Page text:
I've long been a fan and perpetual booster of Nintendo's oft-overlooked Donkey Kong revival for the Game Boy released in 1994. Before Rare reinvented Nintendo's first real original video game character for the 16-bit era with Donkey Kong Country, Shigeru Miyamoto took one more opportunity to place his stamp on the big gorilla and his feud with everyone's favorite plumber. Over at USgamer, Jeremy Parish has looked back at Donkey Kong and marveled at why it endures as a true classic.
[T]he game itself initially appeared to be a decade out of date as well. By all appearances, it was nothing more than a greyscale rendition of the classic arcade game. Sure, it made up for its monochrome visuals by including the infamous cement factory (cut from the otherwise-faithful NES version due to storage limitations), but the idea that anyone was meant to care about that particular wrong being righted in the age of CD-ROMs and polygons seemed downright laughable.
This perception of Donkey Kong '94 lasted for the approximately 10 minutes it took for most players to complete the arcade game's four classic levels. But something strange happened once Mario plucked the final bolt from the 100m girders: Rather than plummeting to defeat and letting players start a new, harder loop of the game, Kong ran off. Mario followed... and suddenly a massive new map consisting of multiple new stages opened up before him. And once that map was completed, another appeared -- and then another, and another. All told, this version of Donkey Kong consisted not of four stages, but of more than 100.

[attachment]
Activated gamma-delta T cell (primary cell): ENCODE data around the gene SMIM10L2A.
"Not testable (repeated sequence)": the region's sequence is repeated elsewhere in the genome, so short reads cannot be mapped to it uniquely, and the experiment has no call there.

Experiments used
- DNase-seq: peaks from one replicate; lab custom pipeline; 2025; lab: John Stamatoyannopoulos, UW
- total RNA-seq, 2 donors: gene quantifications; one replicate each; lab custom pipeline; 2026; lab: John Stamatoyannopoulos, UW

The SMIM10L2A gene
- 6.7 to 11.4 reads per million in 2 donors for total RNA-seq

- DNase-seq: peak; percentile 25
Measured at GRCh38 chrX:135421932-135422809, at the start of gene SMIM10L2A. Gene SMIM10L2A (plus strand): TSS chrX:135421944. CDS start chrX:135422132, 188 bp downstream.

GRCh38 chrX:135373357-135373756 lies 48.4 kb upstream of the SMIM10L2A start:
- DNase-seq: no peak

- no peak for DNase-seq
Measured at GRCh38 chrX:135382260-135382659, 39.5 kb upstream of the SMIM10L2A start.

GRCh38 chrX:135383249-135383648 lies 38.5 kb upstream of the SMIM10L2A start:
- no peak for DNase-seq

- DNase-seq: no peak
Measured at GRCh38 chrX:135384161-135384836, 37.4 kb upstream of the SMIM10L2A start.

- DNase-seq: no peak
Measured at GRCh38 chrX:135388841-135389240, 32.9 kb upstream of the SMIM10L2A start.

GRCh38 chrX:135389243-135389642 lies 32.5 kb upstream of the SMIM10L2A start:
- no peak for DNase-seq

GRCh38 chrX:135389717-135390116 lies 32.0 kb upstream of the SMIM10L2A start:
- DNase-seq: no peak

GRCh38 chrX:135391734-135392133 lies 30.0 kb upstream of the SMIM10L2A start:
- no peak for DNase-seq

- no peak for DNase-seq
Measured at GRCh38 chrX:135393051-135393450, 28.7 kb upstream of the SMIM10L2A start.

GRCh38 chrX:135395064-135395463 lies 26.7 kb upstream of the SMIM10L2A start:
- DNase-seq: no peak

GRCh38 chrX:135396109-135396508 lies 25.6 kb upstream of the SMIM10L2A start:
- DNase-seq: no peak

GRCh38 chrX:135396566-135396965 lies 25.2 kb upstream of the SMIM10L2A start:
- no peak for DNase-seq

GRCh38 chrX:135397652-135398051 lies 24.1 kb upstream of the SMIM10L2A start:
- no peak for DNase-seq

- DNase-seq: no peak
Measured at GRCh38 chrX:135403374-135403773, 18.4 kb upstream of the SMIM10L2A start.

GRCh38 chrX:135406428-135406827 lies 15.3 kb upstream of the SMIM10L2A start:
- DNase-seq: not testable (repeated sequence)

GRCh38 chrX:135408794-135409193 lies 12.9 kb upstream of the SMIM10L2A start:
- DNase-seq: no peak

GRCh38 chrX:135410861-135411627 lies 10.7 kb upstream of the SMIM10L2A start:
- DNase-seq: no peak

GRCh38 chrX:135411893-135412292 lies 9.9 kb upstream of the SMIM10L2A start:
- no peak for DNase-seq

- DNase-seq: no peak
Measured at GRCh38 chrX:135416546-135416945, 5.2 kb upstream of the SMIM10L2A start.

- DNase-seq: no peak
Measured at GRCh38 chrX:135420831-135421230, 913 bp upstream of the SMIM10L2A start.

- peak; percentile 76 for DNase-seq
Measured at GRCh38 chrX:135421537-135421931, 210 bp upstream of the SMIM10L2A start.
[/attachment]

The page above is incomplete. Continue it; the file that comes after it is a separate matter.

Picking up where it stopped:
I spent plenty of time playing Donkey Kong in the backseat of my parents' car on the way to temple each Friday night when I was thirteen years old and always made it a point to revisit it annually up until my Game Boy's screen succumbed to old age and heavy use. I gladly bought it (and finished it) again for the Nintendo 3DS when it hit the Virtual Console and then I happily tossed it into a used Super Game Boy I acquired not too long ago to finally see the game's colorized version. While the game did eventually see a sequel for the Game Boy Advance in the form of Mario vs Donkey Kong, the addition of the marching minis changed the formula for the worse, and then the series changed focus to fixate on the little toys as the stars of the game in a series of Lemmings-like puzzle challenges that, for all my attempts, I just cannot get behind. I miss the old Donkey Kong formula and would love to see another installment after all this time. It's long past time to reignite the DK/Mario rivalry beyond simple toys.
(Image via USgamer)